How to record a screencast (full desktop or a window) with ffmpeg

The official FFmpeg wiki gives you the following commands ...

# Linux wo audio
ffmpeg -f x11grab -r 25 -s 1024x768 -i :0.0+100,200 output.flv
# Linux w audio
ffmpeg -f x11grab -r 25 -s 1024x768 -i :0.0+100,200 -f alsa -ac 2 -i pulse output.flv
# Windows wo audio
ffmpeg -f dshow -i video="UScreenCapture" output.flv
# Windows w audio
ffmpeg -f dshow -i video="UScreenCapture":audio="Microphone" output.flv
# List available devices
ffmpeg -list_devices true -f dshow -i dummy
# Two phase recording (first record uncompressed, then compress)
# On Linux w audio ...
ffmpeg -f x11grab -r 25 -s 1024x768 -i :0.0+100,200 -f alsa -ac 2 -i pulse -vcodec libx264 -crf 0 -preset ultrafast -acodec pcm_s16le output.flv
ffmpeg -i output.flv -acodec ... -vcodec ... final.flv
# On Windows w audio ...
ffmpeg -f dshow -i video="UScreenCapture":audio="Microphone" -vcodec libx264 -crf 0 -preset ultrafast -acodec pcm_s16le output.flv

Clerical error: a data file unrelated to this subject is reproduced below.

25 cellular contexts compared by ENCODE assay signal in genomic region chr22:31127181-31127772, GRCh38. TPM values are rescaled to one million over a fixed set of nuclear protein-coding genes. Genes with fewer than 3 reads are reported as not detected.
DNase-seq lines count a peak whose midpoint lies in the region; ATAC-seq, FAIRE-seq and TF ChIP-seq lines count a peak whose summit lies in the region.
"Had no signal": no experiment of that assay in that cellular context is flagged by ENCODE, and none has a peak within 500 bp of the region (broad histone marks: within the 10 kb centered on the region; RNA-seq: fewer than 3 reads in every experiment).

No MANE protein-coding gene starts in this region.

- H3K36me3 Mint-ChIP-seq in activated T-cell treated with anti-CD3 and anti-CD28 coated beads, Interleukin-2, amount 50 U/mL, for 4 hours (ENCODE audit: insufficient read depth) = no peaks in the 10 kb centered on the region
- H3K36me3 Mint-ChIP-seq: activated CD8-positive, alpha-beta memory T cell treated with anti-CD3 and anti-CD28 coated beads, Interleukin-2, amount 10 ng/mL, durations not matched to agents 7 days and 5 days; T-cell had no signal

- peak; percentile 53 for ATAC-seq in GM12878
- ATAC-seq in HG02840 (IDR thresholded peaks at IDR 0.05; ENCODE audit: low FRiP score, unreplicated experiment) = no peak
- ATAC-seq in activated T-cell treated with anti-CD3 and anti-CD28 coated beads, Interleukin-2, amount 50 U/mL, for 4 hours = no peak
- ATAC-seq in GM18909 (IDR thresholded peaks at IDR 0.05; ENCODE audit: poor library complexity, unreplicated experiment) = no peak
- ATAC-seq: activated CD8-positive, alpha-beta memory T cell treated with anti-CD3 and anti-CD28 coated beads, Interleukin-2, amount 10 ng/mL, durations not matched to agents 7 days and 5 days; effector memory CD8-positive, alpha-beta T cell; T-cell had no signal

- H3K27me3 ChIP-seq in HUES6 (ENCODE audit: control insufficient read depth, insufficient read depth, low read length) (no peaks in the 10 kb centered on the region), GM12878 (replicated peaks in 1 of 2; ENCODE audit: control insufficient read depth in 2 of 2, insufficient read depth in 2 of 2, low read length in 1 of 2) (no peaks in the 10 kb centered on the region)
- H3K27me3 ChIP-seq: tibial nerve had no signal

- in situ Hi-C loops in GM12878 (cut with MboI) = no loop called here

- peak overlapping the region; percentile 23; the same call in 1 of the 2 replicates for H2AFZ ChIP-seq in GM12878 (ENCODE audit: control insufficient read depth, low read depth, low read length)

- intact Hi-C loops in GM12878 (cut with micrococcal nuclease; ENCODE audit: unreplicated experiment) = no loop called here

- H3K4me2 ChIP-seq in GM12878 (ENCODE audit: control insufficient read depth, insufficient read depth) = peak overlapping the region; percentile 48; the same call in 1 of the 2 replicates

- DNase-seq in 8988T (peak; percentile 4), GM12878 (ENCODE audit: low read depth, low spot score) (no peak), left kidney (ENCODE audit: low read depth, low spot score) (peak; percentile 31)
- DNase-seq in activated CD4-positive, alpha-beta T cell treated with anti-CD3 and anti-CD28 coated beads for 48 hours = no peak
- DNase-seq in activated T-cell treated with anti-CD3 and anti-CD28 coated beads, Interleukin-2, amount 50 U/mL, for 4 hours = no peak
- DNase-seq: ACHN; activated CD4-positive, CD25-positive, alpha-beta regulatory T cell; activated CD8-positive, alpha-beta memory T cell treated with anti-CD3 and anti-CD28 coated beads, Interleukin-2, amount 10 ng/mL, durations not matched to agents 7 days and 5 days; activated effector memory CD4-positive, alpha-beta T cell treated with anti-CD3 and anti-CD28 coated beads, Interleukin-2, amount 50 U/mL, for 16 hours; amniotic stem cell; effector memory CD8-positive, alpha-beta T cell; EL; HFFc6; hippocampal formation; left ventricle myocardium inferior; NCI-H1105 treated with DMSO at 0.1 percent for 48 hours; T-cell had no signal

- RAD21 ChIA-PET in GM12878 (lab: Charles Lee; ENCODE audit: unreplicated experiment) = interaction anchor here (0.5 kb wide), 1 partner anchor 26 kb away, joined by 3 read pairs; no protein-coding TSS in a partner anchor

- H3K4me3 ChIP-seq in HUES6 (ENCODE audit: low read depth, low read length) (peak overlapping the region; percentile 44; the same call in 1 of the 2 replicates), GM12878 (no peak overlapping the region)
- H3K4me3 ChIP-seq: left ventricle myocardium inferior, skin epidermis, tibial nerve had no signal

ffmpeg -i output.flv -acodec ... -vcodec ... final.flv

Some other blogs use a little different set of FFmpeg options:
ffmpeg -f alsa -i pulse -f x11grab -r 30 -s 1024x768 -i :0.0 -acodec pcm_s16le -vcodec libx264 -vpre lossless_ultrafast -threads 0 output.mkv

Essentially it's the same as the last one from the FFmpeg wiki, but the preset is defined via -vpre (instead of -preset) and it's value is lossless_ultrafast, which means there'll be no quality loss due to the double encoding. And -threads 0 gives FFmpeg all the available computing power there is.

In another blog post the use of xwininfo -frame is explained to get the capture width+height and the offset of the upper-left corner for FFmpeg's -s and -i options.

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